Coming back to our present state, COVID-19 has changed our lives in a major manner. A lifestyle we are
not accustomed to, restrictions in our movement, feeling of being stuck in a house or situation, job insecurity, uncertainty about the future etc. All this might be taking a toll out of many and the indefinity of this confinement can disquiet us, it is OK to feel stressed. Listen out! It is OK to feel anxious, angry or upset. We call it lockdown for a reason, it is not going to be very easy, so it is fine to have mixed feelings. It is normal but it shouldn't hamper your normal life or shouldn't weaken you mentally. Studies are showing that depression, stress and anxiety are increasing currently because of the global epidemic. You can read more about depression here. So, can we make it normal?
What can we do to overcome daily stress and anxiety disorder?
▪️Mindfulness- Studies show, mindfulness is one of the best practices to reduce stress and also helps in the treatment of anxiety disorders.
▪️Yoga and Yoga Nidra- yoga is good in mental and physical well- being. Yoga Nidra is a yoga practice for full-body relaxation and body awareness. It is a proven way to calm your anxiety.
▪️Meditation and other relaxing techniques- meditation and breathing techniques are very effective in relaxing your mind and body. Other techniques like aromatherapy, music therapy, art, dance, massage etc can help a lot in diverting your mind from tensions and fear.
▪️Therapy and counselling- If you think you cannot manage your thoughts always turn to a professional for therapy or counselling. Guided counselling will be helpful for anyone and everyone. Treatment therapies are suggested only if the doctor/psychologist thinks it is necessary. Talking to a friend or a family member will also help in ventilation.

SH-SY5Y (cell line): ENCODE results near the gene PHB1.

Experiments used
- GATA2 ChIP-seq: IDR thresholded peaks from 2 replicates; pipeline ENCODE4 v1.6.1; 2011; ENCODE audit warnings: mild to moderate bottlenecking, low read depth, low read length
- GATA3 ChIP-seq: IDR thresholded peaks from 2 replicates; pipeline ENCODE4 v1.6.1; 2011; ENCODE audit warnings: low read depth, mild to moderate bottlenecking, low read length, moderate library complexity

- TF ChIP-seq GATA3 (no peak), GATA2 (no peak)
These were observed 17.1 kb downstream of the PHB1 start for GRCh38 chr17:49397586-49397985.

▪️Medication- This again is the last resort for treatment. I always suggest please try all the above methods before. But if you think you might have an anxiety disorder please consult a psychiatrist/psychologist first.
▪️Laughter- The best stress buster. Laughter relieves the muscle tension and calms your body. But do not think that everyone takes in humour with the same attitude, so please be careful when you pull pranks or pass a funny comment.
As part of COVID-19, our Government has issued articles on guidance and awareness, including mental health. Mental health is stressed by our Government that the Ministry of Health and Family Welfare has released this small note:
Be Kind to Your Mind Tips to cope with stress during COVID-19
1 PAUSE. Breathe. Notice how you feel
2 TAKE BREAKS from COVID-19 content
3 MAKE TIME to sleep and exercise
4 REACH OUT and stay connected
5 SEEK HELP call the helpline
General public health information.
You can find more information here: Government
This time can be difficult but there are more ways to overcome this situation with no much fear, so be supportive and let's get over this. But this is not just for the current situation, these tips can always help you to take away your stress and understand when you have to get help.